Tuesday, February 25

concrete countertops

it was obvious that we needed to do something with the bathroom upstairs. it was a wooden box that sometimes made me feel like i was being buried alive. we really didn't mind the walls, but the faux wood countertop and dark brown cabinets weren't doing it. 
we seriously considered doing granite, but it just wasn't in the budget right now. i couldn't handle the faux anymore and went google searching. i found little green notebook's concrete countertop tutorial and immediately emailed it to C. i was stunned when he loved it too! we bought the supplies that weekend and got to work.
little green notebook goes into the supply list, but basically it's feather finish concrete [we got ours at home depot], sand paper, and a trowel. i also needed a butter knife, a spatula, and my index finger. yeah.
1. sand everything.
 2. wipe it down clean. pray that it actually works.
 3. mix your concrete and slap it on. keep praying.
 4. involve the whole family.
 5. get a butter knife and spatula because you're not coordinated enough to manipulate a trowel.
 6. spread it on thin. like a peanut butter sandwich. we didn't mind the trowel butter knife marks. it seemed more authentic that way.
7. take a photo of your concrete covered cuticles. gasp when you realize you have your mother's hands. and that this stuff isn't supposed to touch your skin. oops.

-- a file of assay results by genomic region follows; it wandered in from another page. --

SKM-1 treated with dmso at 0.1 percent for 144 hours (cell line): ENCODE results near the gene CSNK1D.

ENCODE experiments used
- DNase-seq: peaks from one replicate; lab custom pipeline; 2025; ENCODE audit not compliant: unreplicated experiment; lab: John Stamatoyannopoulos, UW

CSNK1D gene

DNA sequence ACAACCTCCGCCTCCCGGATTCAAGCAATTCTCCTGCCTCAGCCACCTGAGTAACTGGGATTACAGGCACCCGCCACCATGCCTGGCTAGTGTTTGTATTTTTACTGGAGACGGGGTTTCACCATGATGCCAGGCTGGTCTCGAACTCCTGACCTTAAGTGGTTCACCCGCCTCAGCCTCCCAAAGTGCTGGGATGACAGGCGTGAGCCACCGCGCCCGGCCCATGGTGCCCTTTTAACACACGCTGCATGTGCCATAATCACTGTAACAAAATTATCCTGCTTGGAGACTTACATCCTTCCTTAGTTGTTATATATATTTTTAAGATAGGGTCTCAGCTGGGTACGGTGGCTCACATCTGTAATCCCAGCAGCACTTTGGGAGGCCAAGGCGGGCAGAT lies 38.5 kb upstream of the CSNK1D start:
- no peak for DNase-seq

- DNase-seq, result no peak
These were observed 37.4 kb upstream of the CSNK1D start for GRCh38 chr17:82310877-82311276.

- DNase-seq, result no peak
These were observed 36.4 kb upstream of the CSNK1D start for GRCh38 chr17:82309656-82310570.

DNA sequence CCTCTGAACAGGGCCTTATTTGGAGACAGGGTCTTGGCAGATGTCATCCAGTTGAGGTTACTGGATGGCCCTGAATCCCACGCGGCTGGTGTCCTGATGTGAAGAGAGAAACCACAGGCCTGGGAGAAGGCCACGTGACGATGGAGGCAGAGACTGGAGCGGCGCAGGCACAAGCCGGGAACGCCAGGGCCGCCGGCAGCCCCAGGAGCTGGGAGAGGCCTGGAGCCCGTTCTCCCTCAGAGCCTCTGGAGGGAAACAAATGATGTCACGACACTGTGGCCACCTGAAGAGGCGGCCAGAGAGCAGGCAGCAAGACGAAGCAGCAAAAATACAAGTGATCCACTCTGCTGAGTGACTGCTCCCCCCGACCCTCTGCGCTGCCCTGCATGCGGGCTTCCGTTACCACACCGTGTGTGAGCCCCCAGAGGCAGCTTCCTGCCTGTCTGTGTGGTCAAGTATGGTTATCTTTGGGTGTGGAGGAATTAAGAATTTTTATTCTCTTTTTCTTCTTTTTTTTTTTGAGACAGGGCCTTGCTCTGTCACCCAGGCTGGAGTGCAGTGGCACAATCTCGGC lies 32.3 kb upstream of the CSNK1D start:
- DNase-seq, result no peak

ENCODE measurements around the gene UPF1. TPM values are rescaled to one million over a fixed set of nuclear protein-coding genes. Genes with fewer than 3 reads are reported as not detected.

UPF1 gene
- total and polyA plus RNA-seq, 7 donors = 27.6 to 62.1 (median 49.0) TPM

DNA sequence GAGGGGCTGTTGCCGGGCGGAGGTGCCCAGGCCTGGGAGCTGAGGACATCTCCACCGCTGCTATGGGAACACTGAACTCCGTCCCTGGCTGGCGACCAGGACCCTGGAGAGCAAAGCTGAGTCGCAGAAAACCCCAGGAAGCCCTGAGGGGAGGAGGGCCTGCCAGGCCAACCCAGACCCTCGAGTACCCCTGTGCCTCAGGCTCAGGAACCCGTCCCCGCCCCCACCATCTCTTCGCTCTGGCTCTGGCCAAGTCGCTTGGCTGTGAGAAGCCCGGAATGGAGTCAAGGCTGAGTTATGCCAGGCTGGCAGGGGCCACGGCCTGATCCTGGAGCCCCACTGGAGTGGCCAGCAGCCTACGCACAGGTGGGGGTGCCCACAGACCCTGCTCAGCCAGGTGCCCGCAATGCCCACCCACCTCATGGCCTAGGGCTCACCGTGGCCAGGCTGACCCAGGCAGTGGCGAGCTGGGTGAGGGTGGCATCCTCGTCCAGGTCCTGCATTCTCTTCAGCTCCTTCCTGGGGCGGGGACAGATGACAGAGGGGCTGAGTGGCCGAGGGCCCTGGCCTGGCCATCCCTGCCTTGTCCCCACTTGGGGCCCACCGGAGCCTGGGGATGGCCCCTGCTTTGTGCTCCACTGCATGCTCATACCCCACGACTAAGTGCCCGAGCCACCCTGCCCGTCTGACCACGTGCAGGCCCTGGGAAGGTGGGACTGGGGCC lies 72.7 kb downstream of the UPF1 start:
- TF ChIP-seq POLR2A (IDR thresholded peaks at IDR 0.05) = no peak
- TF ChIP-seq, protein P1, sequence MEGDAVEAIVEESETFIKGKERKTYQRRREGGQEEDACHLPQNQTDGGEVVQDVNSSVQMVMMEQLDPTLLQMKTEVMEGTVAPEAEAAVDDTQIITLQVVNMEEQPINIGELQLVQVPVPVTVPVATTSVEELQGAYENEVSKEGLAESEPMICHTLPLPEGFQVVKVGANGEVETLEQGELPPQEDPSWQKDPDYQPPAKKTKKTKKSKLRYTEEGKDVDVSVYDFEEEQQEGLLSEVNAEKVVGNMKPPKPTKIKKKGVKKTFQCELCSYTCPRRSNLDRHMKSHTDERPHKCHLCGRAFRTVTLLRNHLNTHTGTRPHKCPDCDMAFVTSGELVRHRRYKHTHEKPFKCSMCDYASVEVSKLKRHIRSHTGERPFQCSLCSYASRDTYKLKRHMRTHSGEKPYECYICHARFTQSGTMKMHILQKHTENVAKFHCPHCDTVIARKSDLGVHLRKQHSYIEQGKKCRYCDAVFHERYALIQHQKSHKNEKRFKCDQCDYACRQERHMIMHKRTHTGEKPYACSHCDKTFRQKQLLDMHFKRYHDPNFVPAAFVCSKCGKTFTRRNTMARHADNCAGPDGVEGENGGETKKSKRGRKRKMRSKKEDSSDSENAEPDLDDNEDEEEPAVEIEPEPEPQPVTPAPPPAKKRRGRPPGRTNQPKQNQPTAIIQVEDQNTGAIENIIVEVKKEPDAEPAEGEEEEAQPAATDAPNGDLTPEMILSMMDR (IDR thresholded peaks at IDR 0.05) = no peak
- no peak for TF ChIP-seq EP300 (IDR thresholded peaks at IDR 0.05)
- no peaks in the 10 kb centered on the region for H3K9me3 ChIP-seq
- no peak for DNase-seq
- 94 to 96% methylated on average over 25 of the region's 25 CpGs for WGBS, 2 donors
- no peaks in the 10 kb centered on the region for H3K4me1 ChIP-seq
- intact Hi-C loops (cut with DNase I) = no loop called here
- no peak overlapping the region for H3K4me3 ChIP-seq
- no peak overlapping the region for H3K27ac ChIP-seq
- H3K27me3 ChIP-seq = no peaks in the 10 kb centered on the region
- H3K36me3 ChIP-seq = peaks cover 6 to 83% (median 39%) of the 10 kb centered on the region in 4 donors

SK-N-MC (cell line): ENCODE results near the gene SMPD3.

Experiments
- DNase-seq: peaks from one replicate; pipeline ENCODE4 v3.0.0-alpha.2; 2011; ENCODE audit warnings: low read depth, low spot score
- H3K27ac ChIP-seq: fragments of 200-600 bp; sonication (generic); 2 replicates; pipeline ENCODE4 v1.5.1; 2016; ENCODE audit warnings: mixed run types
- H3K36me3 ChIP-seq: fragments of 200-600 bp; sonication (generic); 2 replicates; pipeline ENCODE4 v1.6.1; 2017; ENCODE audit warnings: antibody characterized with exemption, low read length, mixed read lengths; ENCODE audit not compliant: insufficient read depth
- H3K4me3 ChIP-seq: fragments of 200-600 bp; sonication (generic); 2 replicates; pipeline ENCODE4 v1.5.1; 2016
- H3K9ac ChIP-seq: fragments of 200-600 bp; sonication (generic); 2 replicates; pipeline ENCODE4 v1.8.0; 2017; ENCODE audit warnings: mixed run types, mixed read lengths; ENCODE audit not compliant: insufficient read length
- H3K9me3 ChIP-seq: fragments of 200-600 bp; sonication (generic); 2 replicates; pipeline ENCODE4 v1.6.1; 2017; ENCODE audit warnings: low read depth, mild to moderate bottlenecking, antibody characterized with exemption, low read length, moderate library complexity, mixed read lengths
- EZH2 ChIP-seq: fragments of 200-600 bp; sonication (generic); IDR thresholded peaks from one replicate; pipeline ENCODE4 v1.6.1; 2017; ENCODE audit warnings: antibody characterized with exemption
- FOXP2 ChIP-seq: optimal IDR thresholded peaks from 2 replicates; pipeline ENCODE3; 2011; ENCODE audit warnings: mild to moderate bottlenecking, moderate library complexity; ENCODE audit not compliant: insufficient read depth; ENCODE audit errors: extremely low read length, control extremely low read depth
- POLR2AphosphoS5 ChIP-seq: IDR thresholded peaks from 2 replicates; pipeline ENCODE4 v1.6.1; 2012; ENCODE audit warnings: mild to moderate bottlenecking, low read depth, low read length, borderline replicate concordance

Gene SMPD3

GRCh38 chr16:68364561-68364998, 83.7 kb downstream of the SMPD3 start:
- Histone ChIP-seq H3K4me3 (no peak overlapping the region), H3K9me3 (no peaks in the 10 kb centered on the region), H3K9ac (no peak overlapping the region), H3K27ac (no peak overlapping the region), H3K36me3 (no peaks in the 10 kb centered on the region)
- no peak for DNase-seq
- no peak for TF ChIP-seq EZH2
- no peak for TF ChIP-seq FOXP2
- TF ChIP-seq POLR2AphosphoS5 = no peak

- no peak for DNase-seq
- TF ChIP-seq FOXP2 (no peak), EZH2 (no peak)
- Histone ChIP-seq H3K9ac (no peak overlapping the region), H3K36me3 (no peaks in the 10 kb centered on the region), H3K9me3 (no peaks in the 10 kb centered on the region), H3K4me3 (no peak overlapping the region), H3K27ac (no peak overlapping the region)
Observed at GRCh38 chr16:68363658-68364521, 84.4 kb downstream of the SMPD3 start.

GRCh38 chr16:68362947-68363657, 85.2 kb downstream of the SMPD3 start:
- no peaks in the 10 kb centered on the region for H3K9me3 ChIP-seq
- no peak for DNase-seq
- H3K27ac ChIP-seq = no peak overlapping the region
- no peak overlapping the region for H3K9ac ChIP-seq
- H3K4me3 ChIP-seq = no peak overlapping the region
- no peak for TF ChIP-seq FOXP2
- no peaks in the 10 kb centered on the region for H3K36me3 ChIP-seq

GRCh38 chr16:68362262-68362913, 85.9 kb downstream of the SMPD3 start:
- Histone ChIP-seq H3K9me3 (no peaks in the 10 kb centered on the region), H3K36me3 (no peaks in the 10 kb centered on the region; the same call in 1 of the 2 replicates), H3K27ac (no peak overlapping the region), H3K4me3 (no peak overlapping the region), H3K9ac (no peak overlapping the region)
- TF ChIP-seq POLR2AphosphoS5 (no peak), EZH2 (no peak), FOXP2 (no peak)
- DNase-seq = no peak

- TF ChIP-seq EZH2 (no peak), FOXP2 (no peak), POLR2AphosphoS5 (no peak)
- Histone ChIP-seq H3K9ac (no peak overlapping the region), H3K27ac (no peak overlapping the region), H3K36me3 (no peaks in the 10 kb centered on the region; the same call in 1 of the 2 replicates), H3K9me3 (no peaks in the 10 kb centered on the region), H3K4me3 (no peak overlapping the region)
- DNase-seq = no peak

8. continue for two additional coats and then apply indoor/outdoor concrete sealant. 
here's a detail shot. it actually worked. i nearly died of shock.
it turned out to be incredibly easy. i worked on it for about three hours total. we feel like it made quite the difference up there.
it's not perfect, but it's not faux wood.
 painting cabinets is always a game changer.
 we also stained the walls an deep, dark ebony. the space looks bigger, cleaner, and richer.
next on the list is a new faucet and floor. so far we have spent $45 on the renovation [$15 for concrete and $30 for sealant]. we believe it has given us the update that a new countertop would have achieved, but at a serious fraction of the cost. will it last forever? we are not sure. but right now it's durable and not faux wood. i'll take it.

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